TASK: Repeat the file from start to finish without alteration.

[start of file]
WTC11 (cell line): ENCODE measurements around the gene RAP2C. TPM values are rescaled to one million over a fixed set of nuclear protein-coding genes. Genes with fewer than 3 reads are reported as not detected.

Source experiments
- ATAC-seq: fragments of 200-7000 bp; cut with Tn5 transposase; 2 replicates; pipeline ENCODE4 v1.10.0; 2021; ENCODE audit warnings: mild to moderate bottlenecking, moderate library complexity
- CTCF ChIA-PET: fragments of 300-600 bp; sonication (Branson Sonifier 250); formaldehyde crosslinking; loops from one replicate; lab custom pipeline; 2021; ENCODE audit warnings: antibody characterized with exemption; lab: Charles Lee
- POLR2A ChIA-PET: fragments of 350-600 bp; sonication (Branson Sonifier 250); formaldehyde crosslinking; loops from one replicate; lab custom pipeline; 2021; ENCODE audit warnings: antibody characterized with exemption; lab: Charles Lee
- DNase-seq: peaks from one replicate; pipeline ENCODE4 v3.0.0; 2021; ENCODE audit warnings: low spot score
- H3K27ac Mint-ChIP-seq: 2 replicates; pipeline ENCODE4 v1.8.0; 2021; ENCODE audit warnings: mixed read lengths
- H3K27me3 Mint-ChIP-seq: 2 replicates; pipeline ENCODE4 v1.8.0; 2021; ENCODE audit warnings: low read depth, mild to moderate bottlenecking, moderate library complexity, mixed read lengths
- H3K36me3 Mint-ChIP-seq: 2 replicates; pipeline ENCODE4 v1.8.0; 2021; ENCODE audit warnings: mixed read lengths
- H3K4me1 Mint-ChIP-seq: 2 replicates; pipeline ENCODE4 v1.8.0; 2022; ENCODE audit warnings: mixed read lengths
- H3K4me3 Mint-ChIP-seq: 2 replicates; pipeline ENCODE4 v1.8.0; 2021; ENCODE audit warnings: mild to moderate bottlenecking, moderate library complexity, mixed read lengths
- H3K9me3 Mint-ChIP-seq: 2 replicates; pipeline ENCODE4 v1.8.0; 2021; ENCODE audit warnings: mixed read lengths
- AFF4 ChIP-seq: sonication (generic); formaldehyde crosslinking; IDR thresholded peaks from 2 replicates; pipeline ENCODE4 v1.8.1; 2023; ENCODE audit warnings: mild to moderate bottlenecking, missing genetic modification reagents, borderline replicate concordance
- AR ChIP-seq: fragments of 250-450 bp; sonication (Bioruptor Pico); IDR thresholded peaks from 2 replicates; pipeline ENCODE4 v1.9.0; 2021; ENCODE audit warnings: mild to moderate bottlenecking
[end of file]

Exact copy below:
WTC11 (cell line): ENCODE measurements around the gene RAP2C. TPM values are rescaled to one million over a fixed set of nuclear protein-coding genes. Genes with fewer than 3 reads are reported as not detected.

Source experiments
- ATAC-seq: fragments of 200-7000 bp; cut with Tn5 transposase; 2 replicates; pipeline ENCODE4 v1.10.0; 2021; ENCODE audit warnings: mild to moderate bottlenecking, moderate library complexity
- CTCF ChIA-PET: fragments of 300-600 bp; sonication (Branson Sonifier 250); formaldehyde crosslinking; loops from one replicate; lab custom pipeline; 2021; ENCODE audit warnings: antibody characterized with exemption; lab: Charles Lee
- POLR2A ChIA-PET: fragments of 350-600 bp; sonication (Branson Sonifier 250); formaldehyde crosslinking; loops from one replicate; lab custom pipeline; 2021; ENCODE audit warnings: antibody characterized with exemption; lab: Charles Lee
- DNase-seq: peaks from one replicate; pipeline ENCODE4 v3.0.0; 2021; ENCODE audit warnings: low spot score
- H3K27ac Mint-ChIP-seq: 2 replicates; pipeline ENCODE4 v1.8.0; 2021; ENCODE audit warnings: mixed read lengths
- H3K27me3 Mint-ChIP-seq: 2 replicates; pipeline ENCODE4 v1.8.0; 2021; ENCODE audit warnings: low read depth, mild to moderate bottlenecking, moderate library complexity, mixed read lengths
- H3K36me3 Mint-ChIP-seq: 2 replicates; pipeline ENCODE4 v1.8.0; 2021; ENCODE audit warnings: mixed read lengths
- H3K4me1 Mint-ChIP-seq: 2 replicates; pipeline ENCODE4 v1.8.0; 2022; ENCODE audit warnings: mixed read lengths
- H3K4me3 Mint-ChIP-seq: 2 replicates; pipeline ENCODE4 v1.8.0; 2021; ENCODE audit warnings: mild to moderate bottlenecking, moderate library complexity, mixed read lengths
- H3K9me3 Mint-ChIP-seq: 2 replicates; pipeline ENCODE4 v1.8.0; 2021; ENCODE audit warnings: mixed read lengths
- AFF4 ChIP-seq: sonication (generic); formaldehyde crosslinking; IDR thresholded peaks from 2 replicates; pipeline ENCODE4 v1.8.1; 2023; ENCODE audit warnings: mild to moderate bottlenecking, missing genetic modification reagents, borderline replicate concordance
- AR ChIP-seq: fragments of 250-450 bp; sonication (Bioruptor Pico); IDR thresholded peaks from 2 replicates; pipeline ENCODE4 v1.9.0; 2021; ENCODE audit warnings: mild to moderate bottlenecking